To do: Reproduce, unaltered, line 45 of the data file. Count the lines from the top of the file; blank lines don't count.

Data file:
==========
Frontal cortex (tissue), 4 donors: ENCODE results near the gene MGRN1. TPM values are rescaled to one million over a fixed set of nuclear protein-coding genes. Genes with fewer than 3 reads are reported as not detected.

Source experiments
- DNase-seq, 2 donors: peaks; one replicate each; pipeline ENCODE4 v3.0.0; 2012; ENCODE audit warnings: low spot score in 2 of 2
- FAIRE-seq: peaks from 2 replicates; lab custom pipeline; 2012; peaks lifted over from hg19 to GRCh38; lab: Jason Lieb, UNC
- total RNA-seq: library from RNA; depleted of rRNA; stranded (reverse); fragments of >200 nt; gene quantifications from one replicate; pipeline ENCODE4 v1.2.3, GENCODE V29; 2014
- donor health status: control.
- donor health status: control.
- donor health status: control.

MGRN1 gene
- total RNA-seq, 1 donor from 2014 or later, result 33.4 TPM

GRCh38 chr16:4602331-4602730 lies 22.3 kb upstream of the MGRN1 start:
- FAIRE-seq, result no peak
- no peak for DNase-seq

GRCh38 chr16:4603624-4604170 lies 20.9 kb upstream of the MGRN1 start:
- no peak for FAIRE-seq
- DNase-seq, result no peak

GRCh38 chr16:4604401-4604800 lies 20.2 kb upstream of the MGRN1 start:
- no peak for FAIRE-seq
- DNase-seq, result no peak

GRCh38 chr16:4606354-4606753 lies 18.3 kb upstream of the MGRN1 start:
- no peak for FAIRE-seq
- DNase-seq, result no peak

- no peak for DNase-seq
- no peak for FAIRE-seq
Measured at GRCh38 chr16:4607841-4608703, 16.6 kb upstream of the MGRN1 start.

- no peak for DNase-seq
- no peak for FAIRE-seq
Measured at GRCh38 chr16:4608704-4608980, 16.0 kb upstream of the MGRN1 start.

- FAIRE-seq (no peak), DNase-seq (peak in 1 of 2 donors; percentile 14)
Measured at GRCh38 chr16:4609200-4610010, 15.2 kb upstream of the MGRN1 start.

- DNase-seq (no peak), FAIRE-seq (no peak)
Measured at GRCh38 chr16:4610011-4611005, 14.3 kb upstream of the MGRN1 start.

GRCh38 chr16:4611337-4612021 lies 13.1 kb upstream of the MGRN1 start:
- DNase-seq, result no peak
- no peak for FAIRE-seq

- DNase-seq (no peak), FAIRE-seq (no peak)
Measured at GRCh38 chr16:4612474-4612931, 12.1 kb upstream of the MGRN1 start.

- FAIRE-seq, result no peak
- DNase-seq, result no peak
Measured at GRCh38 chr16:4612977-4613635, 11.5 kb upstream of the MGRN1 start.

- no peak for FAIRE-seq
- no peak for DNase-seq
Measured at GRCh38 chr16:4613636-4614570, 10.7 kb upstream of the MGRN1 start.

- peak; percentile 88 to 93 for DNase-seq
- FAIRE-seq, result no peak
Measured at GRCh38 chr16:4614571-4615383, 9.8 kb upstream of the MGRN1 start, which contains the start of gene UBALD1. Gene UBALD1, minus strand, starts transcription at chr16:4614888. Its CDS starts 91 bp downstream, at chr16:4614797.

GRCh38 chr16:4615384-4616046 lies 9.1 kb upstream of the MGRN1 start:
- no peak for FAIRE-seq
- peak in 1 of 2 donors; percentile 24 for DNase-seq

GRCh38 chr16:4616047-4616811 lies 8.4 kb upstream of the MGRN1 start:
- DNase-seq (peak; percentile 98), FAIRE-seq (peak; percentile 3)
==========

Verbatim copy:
- FAIRE-seq, result no peak